If you travel in the straight line almost due south of the Library of Celsus at the site of the ancient city of Ephesus you find an smallish, unassuming stone dwelling. Here, 1.9 miles/3 kilometers from the library, is what is purported to be the house in which Mary, mother of Jesus, spent the remainder of her life, having been brought here by the Apostle John. Behold, the House of the Virgin Mary:
The House of the Virgin Mary was discovered in 1891 following instructions received in the form of visions that came to the Canoness Anne Cathering Emmerich, who passed away some 67 years earlier. And while you may scoff at that, the directions were based upon location of the yet undiscovered remains of nearby Ephesus.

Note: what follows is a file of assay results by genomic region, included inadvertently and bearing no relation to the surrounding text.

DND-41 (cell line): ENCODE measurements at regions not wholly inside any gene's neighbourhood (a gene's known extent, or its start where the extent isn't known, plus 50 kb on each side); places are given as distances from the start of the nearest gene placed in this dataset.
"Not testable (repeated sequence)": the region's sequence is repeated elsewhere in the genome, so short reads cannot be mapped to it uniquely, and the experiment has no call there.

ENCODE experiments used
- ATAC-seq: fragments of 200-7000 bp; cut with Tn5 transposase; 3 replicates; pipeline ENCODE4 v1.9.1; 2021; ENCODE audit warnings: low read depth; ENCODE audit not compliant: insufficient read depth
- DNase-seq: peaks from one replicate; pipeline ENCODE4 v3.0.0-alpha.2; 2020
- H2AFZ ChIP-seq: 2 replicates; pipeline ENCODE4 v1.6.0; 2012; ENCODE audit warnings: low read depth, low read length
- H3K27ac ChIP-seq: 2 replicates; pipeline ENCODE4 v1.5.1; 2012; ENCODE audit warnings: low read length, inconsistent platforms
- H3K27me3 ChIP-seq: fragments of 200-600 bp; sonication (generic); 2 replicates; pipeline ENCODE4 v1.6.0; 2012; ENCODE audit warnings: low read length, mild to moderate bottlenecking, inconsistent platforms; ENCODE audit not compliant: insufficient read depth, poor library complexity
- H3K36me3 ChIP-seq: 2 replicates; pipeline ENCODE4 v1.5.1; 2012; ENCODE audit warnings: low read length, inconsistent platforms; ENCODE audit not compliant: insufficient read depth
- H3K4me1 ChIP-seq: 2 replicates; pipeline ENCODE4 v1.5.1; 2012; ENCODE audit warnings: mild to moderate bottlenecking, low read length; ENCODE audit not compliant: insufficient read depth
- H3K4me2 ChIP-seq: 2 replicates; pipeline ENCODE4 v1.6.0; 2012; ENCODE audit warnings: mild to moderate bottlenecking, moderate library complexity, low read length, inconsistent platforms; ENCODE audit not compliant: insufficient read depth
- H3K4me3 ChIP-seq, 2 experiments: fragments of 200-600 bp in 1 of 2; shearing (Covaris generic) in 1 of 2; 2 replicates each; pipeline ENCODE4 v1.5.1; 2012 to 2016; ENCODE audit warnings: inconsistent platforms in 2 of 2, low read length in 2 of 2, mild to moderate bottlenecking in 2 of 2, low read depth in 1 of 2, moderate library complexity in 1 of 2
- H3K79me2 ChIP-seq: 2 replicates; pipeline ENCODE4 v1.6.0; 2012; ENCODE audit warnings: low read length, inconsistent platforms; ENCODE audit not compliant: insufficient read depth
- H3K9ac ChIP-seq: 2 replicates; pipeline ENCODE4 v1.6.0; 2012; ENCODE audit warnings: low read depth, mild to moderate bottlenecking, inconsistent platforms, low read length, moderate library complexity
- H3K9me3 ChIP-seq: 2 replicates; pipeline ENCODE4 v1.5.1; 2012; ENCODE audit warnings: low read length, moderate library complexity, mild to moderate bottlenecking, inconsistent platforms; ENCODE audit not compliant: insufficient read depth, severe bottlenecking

The House of the Virgin Mary is a sacred site not only to Christians, but to Muslims as well, as Mary is held sacred in the Qu’ran. Indeed, she is mentioned in the Qu’ran no less than seventy times.
About 150 feet/46 meters southeast of the house is a ancient baptismal pool:
Also nearby is the Meryem Ana Evi — the Wall of Wishes:
Some final images of the colorful flora surrounding the House of the Virgin Mary: